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Transgender sports ban heads to North Carolina governor’s desk

RALEIGH, N.C. (AP) — Transgender girls in North Carolina would no longer be allowed to play on the school sports teams that align with their gender identity under a proposal that received final legislative approval on Thursday.

The GOP-controlled state House voted 62-43 to send the bill to the desk of Democratic Gov. Roy Cooper, who has little power to block it now that Republicans hold veto-proof majorities in both chambers of the General Assembly. House Republicans were joined by one Democrat — Rep. Michael Wray of Northampton County — in voting for the measure.

Initial votes in the House and Senate indicate any veto from Cooper, a supporter of LGBTQ+ rights, would likely be overridden in the final weeks of the session. Cooper’s office did not respond immediately Thursday to an email seeking comment.

At least 22 other states have now banned trans athletes from participating in the school sports consistent with their gender identity. North Carolina, like many other Republican-led state legislatures, could soon push several other bills across the finish line that target trans youth, including a gender-affirming care ban for minors and a requirement that teachers alert a child’s parents of name or pronoun changes.

The athletics bill would designate sports by sex assigned at birth. Transgender girls would be unable to participate in girls’ middle school, high school and college sports.

Restrictions would apply to state universities and community colleges, as well as public and some private middle and high schools. They would not apply to intramural college sports, nor would they prevent trans boys from playing on boys’ teams.

Students would also have a right to sue if they are harmed by a trans student violating the restrictions.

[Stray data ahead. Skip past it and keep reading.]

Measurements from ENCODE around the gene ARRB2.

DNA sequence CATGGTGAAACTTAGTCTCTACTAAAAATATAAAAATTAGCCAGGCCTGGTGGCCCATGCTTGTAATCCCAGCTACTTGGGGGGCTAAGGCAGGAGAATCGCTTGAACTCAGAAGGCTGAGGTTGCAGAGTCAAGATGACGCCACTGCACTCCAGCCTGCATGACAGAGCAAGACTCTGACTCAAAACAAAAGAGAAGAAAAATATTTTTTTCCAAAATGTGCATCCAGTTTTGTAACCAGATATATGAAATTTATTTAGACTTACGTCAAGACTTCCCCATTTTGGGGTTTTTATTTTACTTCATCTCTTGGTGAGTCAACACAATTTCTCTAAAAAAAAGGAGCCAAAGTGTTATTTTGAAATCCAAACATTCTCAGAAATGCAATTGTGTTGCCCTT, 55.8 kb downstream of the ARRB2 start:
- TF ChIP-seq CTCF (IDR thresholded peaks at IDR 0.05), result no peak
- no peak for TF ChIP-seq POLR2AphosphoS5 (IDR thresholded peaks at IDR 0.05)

Asked repeatedly throughout the legislative process how the gender restrictions would be enforced, bill sponsors did not provide a clear answer.

Bill supporters such as Tami Fitzgerald, executive director of the socially conservative North Carolina Values Coalition, say the legislation is needed to protect the safety and well-being of young female athletes and to preserve scholarship opportunities for them.

“Women and girls who train for countless hours and years in their sports will have a level playing field, and their opportunities will be protected if this legislation becomes law,” she said.

But several Democrats denounced the bill as discrimination disguised as a safety precaution. The restrictions unfairly pick on a small number of students, they argued, noting that only two trans girls had been approved by the state’s high school athletic association to play this year in North Carolina.

“We’re sending a very strong message to a very vulnerable group of young people that says you are different, you’re not allowed to participate,” said Rep. Deb Butler of New Hanover County. “It’s cruel.”

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Hannah Schoenbaum is a corps member for the Associated Press/Report for America Statehouse News Initiative. Report for America is a nonprofit national service program that places journalists in local newsrooms to report on undercovered issues.

Hannah Schoenbaum, The Associated Press


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